I don’t know Thackeray, not that I'm not so old! but I have not read anything about this author yet. Was he a man of such cynicism to be able to write such a loooong book about so horrible characters each in their genre? And it seems it’s not only his characters whom he pitied, he despised, but still, he seems to despise the reader. Or rather, the female reader, because he suspects that his readership is rather feminine.
His last sentence of chapter 12:
«But oh, mesdames, if you are not allowed to touch the heart sometimes in spite of syntax, and are not to be loved until you all know the difference between trimeter and tetrameter, may all Poetry go to the deuce, and every schoolmaster perish miserably!»
Is this sentence not scornful of women, or have I misunderstood it? Doesn’t he say: don’t worry about writing verses or prose, ladies, your natural charms are enough!
The greatest vain of this fair wouldn’t it be Thackeray himself?


Gabrielle Dubois (gabrielle-dubois) | 463 comments On Chapter XIII,

In the 3rd paragraph starting with «Stubble and Spooney thought that…», Thackeray describes Osborne. It looks like this young man is good in everything and looks beautiful. And the author says: «He was adored by the men.»
I’m sure he was because he had all what men could envy : all things you can see with your eyes. But women like Amelia will realize something is missing in this description, something you cannot see with your eyes: heart.

Mr Osborne the father makes me think of my late grand-father ! Its weird how you can like and dislike someone in the same time…

In this chapter, Thackeray also mention the Billinsgate Fish Market. There’s a note in my book, but I didn’t need to read it, because, years ago, when I worked in a French restaurant near London, I went to Billinsgate, at 3 am, with the chef, to buy the fish! What a memory!


Gabrielle Dubois (gabrielle-dubois) | 463 comments On Chapter XIV,
In the middle of the chapter, Thackeray says:
« Picture to yourself, oh fair young reader, a worldly, selfish, graceless, thankless, religionless old woman, writhing in pain and fear, and without her wig. Picture her to yourself, and ere you be old, learn to love and pray!»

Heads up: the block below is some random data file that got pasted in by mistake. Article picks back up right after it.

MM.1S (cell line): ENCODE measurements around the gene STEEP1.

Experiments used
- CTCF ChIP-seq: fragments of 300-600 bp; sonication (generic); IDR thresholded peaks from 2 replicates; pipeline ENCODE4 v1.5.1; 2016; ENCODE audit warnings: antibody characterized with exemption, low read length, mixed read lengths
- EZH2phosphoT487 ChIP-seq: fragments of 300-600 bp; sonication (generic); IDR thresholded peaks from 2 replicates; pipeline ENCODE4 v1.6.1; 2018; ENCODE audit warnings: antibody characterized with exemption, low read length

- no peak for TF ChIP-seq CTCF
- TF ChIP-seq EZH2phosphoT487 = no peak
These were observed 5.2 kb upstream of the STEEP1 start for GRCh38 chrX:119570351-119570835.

This last sentence is interesting and deep.
To love is not so easy as one believes. To love needs to have an open-mindedness, to accept the other, to reconcile with their faults, with what we think are faults.
To pray is to put oneself back in its place as a human being. It is admitting: ok, we’re maybe the most intelligent being on this planet, but let’s get down of our pedestal and admit the existence of a higher power beyond our understanding.
With some empathy and humility, maybe we can hope to become acceptable old persons.
Yes, this very small sentence by Thackeray, among all those we have already read and they are already many! this little sentence of nine words pleases me a lot.


message 28: by Lady Clementina, Moderator (new) - rated it 4 stars

Lady Clementina ffinch-ffarowmore | 1056 comments Mod
Gabrielle wrote: "On Chapter XIV,
In the middle of the chapter, Thackeray says:
« Picture to yourself, oh fair young reader, a worldly, selfish, graceless, thankless, religionless old woman, writhing in pain and fea..."


Those are some great observations Gabrielle- gives one plenty to think about. You're right about the state of mind one needs for love- at least to love deeply and really, one has to reconcile with faults - learn to accept the person with them as much the other accept you with yours.

And yes, prayer is about humility more than anything else. This is something (humility) that many of us as people, and indeed collectively tend to forget ith our opinions of our intelligence and superiority. I often wonder about such opinions though- how do we know that we really ARE intelligent? Perhaps our fellow creatures are far more so, and we just don't understand the ways that they are, or enough of them to realise that.


Gabrielle Dubois (gabrielle-dubois) | 463 comments Lady Clementina wrote: "Gabrielle wrote: "On Chapter XIV,
In the middle of the chapter, Thackeray says:
« Picture to yourself, oh fair young reader, a worldly, selfish, graceless, thankless, religionless old woman, writhi..."


This morning, during breakfast, I was telling your question : «How do we know that we really ARE intelligent?»
My daughter, who’s in last year of high school and learning philosophy, was proud to explain me two things before going to school :